A total of 10 eyes of 8 patients with DME treated with barely visible laser were retrieved retrospectively (6 males, 2 females). Five eyes had diffuse DME and 5 had focal DME. Macular edema was classified using time-domain OCT before laser intervention: sponge-like (7/10 eyes) and sponge-like with cystoid (3/10 eyes). There were no cases of serous retinal detachment ( Table ).
Postoperative Laser Parameters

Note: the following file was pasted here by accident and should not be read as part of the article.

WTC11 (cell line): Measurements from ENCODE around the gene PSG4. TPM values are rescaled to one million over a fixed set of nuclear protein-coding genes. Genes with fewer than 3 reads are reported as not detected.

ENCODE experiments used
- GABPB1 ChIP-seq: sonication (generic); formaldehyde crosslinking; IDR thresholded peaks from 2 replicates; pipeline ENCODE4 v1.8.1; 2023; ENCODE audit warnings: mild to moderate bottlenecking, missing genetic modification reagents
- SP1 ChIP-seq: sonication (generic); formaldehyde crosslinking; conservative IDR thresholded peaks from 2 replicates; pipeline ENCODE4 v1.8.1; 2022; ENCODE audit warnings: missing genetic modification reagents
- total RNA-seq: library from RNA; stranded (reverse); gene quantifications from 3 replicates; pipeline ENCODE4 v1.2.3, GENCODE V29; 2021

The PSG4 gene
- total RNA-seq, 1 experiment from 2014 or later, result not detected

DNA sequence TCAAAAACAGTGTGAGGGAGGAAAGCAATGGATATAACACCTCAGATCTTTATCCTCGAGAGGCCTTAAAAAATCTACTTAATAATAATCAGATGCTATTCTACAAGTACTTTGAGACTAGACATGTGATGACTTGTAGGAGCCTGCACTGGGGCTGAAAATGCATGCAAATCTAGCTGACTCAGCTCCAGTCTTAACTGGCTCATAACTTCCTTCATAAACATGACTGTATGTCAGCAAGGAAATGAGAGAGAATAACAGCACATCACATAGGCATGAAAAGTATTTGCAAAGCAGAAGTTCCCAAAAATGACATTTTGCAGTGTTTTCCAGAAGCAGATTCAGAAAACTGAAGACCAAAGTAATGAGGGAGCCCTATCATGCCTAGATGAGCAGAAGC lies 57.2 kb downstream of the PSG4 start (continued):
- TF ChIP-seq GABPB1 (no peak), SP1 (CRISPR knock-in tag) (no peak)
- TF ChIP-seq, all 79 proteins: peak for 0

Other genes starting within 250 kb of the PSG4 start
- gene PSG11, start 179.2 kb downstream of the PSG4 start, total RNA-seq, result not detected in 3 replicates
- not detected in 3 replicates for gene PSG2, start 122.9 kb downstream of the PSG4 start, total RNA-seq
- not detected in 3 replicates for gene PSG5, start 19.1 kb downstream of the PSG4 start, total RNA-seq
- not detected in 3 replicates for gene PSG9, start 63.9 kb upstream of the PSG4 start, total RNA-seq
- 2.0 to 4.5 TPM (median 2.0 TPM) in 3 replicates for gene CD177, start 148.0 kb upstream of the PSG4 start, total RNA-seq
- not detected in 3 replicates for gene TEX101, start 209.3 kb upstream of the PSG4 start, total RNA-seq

After 1 hour, laser burns were partially visible within the treatment arrays using clinical biomicroscopy. AF imaging demonstrated spots lacking autofluorescence at 1 hour after laser treatment. Individual burns within the arrays were designated by spots lacking autofluorescence of uniform size and shape signal ( Figure 2 ). In all eyes, hyperautofluorescent laser spots were visible after 2 weeks within the treatment arrays. On color and red-free fundus photography, laser burns were not completely visible. Hyperautofluorescence remained present at 4 weeks in all eyes.